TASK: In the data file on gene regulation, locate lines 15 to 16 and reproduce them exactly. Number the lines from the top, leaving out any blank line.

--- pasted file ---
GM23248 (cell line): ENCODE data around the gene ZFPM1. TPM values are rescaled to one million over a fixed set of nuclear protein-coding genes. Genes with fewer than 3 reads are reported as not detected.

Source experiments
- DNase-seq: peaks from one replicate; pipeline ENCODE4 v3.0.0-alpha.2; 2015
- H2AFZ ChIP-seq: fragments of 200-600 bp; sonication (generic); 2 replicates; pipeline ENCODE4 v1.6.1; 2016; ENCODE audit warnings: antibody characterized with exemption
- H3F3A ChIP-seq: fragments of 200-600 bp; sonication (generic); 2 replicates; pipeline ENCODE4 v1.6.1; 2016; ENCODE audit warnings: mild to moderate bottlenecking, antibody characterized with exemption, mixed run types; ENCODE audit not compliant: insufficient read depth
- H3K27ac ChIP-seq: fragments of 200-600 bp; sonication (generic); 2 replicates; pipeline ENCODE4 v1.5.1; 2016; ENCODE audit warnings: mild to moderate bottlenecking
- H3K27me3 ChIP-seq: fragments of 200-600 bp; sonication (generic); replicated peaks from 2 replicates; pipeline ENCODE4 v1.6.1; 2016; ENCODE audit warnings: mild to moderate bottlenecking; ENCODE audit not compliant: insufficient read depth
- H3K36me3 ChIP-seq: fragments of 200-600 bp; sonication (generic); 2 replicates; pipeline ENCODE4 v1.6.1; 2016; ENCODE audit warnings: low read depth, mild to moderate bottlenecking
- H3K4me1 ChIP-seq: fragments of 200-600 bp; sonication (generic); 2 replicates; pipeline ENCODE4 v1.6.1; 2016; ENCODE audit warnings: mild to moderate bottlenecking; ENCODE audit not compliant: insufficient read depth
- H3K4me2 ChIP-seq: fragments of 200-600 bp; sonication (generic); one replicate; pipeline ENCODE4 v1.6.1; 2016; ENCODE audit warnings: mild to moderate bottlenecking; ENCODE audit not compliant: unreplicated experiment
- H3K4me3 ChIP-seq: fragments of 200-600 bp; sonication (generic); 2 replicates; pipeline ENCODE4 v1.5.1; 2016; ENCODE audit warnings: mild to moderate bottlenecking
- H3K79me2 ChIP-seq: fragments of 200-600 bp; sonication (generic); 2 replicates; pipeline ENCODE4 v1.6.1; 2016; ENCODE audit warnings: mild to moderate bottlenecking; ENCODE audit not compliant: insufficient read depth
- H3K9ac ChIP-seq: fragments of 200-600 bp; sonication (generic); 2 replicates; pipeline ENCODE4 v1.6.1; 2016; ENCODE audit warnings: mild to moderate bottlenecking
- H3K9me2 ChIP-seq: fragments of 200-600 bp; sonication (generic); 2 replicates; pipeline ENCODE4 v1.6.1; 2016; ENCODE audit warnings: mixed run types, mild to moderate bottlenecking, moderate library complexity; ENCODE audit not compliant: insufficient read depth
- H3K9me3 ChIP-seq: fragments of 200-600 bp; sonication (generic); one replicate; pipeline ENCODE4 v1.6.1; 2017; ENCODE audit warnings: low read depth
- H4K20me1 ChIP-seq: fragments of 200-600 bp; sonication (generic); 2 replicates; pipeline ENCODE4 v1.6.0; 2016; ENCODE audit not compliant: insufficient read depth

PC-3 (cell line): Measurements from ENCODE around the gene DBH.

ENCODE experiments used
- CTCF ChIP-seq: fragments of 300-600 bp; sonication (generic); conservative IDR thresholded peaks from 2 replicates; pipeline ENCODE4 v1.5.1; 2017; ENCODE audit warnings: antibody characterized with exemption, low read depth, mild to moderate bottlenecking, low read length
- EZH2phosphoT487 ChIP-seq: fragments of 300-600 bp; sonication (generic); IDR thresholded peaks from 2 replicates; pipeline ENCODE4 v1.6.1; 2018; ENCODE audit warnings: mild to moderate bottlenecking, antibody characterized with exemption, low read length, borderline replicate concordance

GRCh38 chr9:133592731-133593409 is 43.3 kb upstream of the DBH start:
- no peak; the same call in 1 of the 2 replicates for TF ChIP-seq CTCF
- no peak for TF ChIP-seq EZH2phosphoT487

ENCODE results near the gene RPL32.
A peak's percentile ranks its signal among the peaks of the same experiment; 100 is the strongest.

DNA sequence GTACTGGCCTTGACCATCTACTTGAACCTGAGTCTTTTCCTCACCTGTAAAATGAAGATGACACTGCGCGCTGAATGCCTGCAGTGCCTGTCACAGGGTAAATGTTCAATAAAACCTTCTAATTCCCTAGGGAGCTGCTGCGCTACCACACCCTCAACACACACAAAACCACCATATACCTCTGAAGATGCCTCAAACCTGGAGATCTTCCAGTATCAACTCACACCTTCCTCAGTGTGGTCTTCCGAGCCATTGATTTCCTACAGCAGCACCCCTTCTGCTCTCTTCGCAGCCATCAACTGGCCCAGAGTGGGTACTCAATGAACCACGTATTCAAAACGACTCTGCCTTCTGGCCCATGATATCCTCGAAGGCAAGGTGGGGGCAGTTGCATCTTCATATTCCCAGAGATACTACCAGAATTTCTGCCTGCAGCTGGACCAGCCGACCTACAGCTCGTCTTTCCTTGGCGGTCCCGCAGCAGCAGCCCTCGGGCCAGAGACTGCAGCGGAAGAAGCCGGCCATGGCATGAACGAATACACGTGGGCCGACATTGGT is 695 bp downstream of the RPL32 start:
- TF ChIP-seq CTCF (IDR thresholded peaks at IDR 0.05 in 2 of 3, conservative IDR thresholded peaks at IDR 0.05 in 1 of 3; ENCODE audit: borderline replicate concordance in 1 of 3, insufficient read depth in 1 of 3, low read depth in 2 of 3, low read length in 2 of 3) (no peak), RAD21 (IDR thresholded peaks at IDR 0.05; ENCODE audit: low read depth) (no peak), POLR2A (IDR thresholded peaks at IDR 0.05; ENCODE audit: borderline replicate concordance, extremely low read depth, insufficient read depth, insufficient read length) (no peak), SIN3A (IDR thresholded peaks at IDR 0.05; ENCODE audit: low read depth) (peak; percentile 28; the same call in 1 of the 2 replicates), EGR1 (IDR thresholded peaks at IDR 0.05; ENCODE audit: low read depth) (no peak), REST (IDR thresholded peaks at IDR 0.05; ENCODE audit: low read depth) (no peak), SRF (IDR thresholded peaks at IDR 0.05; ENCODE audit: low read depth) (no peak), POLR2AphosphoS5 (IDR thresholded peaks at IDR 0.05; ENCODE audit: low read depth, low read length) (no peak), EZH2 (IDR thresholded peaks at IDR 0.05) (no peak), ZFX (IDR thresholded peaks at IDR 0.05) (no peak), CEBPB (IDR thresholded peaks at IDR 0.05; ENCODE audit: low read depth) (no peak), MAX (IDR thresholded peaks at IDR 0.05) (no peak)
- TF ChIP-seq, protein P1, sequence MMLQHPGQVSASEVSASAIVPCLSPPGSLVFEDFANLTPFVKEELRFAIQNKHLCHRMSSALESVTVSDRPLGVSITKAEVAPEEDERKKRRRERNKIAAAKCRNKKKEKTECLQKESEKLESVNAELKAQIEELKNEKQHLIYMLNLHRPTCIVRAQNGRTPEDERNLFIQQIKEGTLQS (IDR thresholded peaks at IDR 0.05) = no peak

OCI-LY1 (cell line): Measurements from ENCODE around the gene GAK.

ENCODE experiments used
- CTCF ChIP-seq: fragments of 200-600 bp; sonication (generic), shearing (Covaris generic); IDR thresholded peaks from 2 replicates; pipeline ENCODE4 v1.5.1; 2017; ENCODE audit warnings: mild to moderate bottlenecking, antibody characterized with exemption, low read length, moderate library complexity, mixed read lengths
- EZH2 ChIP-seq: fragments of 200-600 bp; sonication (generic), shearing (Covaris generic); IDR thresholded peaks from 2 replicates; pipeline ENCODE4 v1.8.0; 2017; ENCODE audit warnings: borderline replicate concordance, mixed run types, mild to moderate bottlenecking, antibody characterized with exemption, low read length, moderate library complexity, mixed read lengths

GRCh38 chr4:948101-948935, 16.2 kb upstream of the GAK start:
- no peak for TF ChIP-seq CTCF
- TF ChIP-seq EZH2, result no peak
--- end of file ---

- H3K9me3 ChIP-seq: fragments of 200-600 bp; sonication (generic); one replicate; pipeline ENCODE4 v1.6.1; 2017; ENCODE audit warnings: low read depth
- H4K20me1 ChIP-seq: fragments of 200-600 bp; sonication (generic); 2 replicates; pipeline ENCODE4 v1.6.0; 2016; ENCODE audit not compliant: insufficient read depth